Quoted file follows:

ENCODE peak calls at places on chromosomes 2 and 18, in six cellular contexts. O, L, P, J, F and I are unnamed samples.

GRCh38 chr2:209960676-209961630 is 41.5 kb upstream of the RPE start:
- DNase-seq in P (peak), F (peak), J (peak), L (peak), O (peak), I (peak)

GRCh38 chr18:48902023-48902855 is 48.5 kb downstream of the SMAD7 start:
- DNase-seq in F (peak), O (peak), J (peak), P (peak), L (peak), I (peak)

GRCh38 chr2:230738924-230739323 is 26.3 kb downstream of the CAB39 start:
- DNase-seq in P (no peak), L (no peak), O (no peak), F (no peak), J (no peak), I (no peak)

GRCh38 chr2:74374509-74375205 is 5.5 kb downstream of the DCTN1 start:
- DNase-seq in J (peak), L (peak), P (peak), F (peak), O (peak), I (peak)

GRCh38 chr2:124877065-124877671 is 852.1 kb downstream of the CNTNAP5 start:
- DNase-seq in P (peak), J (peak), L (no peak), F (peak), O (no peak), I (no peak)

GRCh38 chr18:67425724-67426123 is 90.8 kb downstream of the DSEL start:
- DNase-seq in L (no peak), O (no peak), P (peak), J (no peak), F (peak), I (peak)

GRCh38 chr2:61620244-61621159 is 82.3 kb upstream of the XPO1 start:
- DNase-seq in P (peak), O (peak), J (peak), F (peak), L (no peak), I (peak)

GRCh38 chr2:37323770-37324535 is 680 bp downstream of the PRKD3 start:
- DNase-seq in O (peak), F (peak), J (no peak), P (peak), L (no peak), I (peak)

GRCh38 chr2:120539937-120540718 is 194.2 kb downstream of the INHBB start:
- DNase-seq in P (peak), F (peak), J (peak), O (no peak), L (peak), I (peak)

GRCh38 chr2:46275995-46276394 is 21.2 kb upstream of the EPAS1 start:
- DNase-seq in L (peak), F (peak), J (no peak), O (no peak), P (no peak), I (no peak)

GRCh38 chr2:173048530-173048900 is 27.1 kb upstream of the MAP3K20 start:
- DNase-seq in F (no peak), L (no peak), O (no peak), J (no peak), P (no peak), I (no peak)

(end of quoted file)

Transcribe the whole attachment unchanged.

ENCODE peak calls at places on chromosomes 2 and 18, in six cellular contexts. O, L, P, J, F and I are unnamed samples.

GRCh38 chr2:209960676-209961630 is 41.5 kb upstream of the RPE start:
- DNase-seq in P (peak), F (peak), J (peak), L (peak), O (peak), I (peak)

GRCh38 chr18:48902023-48902855 is 48.5 kb downstream of the SMAD7 start:
- DNase-seq in F (peak), O (peak), J (peak), P (peak), L (peak), I (peak)

GRCh38 chr2:230738924-230739323 is 26.3 kb downstream of the CAB39 start:
- DNase-seq in P (no peak), L (no peak), O (no peak), F (no peak), J (no peak), I (no peak)

GRCh38 chr2:74374509-74375205 is 5.5 kb downstream of the DCTN1 start:
- DNase-seq in J (peak), L (peak), P (peak), F (peak), O (peak), I (peak)

GRCh38 chr2:124877065-124877671 is 852.1 kb downstream of the CNTNAP5 start:
- DNase-seq in P (peak), J (peak), L (no peak), F (peak), O (no peak), I (no peak)

GRCh38 chr18:67425724-67426123 is 90.8 kb downstream of the DSEL start:
- DNase-seq in L (no peak), O (no peak), P (peak), J (no peak), F (peak), I (peak)

GRCh38 chr2:61620244-61621159 is 82.3 kb upstream of the XPO1 start:
- DNase-seq in P (peak), O (peak), J (peak), F (peak), L (no peak), I (peak)

GRCh38 chr2:37323770-37324535 is 680 bp downstream of the PRKD3 start:
- DNase-seq in O (peak), F (peak), J (no peak), P (peak), L (no peak), I (peak)

GRCh38 chr2:120539937-120540718 is 194.2 kb downstream of the INHBB start:
- DNase-seq in P (peak), F (peak), J (peak), O (no peak), L (peak), I (peak)

GRCh38 chr2:46275995-46276394 is 21.2 kb upstream of the EPAS1 start:
- DNase-seq in L (peak), F (peak), J (no peak), O (no peak), P (no peak), I (no peak)

GRCh38 chr2:173048530-173048900 is 27.1 kb upstream of the MAP3K20 start:
- DNase-seq in F (no peak), L (no peak), O (no peak), J (no peak), P (no peak), I (no peak)